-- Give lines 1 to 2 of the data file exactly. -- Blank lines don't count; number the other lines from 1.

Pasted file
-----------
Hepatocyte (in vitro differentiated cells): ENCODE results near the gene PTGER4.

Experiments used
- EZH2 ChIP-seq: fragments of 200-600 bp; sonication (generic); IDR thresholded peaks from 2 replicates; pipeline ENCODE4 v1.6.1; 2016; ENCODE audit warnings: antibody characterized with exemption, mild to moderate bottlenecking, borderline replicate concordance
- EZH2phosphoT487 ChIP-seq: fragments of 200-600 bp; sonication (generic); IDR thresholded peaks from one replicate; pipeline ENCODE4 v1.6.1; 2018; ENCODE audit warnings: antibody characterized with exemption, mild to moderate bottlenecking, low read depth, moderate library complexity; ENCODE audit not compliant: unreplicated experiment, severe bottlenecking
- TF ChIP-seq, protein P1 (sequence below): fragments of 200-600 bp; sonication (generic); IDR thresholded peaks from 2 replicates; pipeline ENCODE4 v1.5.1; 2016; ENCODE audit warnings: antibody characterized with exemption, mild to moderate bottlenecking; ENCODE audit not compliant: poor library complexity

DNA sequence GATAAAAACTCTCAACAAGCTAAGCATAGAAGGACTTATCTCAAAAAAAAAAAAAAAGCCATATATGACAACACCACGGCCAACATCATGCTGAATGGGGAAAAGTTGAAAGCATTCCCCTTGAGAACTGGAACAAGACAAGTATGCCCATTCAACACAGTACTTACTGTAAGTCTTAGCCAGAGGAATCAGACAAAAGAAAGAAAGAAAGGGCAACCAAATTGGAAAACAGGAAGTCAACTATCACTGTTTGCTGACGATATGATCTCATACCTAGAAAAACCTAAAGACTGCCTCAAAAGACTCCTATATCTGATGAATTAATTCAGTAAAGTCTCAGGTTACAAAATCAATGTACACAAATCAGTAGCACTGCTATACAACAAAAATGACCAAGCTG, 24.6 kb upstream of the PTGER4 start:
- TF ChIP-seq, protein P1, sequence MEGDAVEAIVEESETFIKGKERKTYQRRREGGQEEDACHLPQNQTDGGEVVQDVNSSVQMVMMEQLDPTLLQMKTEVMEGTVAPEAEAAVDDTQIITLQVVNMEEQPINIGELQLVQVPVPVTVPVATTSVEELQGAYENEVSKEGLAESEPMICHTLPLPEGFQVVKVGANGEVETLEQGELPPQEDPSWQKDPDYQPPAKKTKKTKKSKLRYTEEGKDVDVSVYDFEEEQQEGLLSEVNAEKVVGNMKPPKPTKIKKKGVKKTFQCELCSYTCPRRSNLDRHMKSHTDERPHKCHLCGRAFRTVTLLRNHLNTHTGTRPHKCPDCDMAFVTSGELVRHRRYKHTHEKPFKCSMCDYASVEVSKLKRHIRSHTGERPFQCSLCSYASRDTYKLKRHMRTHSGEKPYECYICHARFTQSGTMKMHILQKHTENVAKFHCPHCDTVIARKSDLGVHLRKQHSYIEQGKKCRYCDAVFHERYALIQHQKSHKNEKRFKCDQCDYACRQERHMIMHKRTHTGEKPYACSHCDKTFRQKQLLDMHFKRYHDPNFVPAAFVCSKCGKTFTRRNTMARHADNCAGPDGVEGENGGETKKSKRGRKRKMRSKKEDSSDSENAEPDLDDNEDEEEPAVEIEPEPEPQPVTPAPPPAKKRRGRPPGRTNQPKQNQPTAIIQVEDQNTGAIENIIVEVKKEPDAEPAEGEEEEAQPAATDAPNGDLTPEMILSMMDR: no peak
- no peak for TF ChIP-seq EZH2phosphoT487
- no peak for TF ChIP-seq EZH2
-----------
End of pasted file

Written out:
Hepatocyte (in vitro differentiated cells): ENCODE results near the gene PTGER4.

Experiments used